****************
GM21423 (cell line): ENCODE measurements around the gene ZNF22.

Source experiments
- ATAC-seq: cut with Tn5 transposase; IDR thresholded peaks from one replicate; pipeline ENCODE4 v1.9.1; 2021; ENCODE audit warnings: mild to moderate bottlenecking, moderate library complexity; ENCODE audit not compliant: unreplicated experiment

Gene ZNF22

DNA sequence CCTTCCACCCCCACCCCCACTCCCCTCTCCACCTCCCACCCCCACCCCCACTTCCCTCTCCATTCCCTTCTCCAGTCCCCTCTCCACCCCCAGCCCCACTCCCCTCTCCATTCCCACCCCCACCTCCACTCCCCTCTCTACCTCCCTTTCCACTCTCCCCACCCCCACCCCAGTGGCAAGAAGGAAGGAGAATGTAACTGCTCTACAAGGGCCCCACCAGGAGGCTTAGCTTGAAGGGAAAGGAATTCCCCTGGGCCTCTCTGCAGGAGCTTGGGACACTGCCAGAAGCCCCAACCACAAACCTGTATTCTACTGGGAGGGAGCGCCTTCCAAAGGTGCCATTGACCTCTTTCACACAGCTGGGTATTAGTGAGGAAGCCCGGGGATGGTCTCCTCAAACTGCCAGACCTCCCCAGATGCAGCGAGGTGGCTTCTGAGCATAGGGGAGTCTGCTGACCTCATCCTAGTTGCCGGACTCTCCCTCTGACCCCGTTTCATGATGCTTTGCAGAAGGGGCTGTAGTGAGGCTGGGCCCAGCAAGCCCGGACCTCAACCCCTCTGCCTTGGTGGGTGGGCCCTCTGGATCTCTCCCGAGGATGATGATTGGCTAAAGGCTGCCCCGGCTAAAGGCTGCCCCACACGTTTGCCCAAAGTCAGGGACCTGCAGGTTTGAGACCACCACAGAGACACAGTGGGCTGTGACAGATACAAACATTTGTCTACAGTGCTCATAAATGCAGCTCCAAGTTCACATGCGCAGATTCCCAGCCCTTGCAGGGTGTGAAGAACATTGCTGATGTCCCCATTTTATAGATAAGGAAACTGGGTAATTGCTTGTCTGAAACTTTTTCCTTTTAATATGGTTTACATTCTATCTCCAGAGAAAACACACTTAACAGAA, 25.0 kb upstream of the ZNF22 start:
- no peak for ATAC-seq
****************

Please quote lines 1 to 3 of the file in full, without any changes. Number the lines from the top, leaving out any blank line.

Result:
GM21423 (cell line): ENCODE measurements around the gene ZNF22.

Source experiments
- ATAC-seq: cut with Tn5 transposase; IDR thresholded peaks from one replicate; pipeline ENCODE4 v1.9.1; 2021; ENCODE audit warnings: mild to moderate bottlenecking, moderate library complexity; ENCODE audit not compliant: unreplicated experiment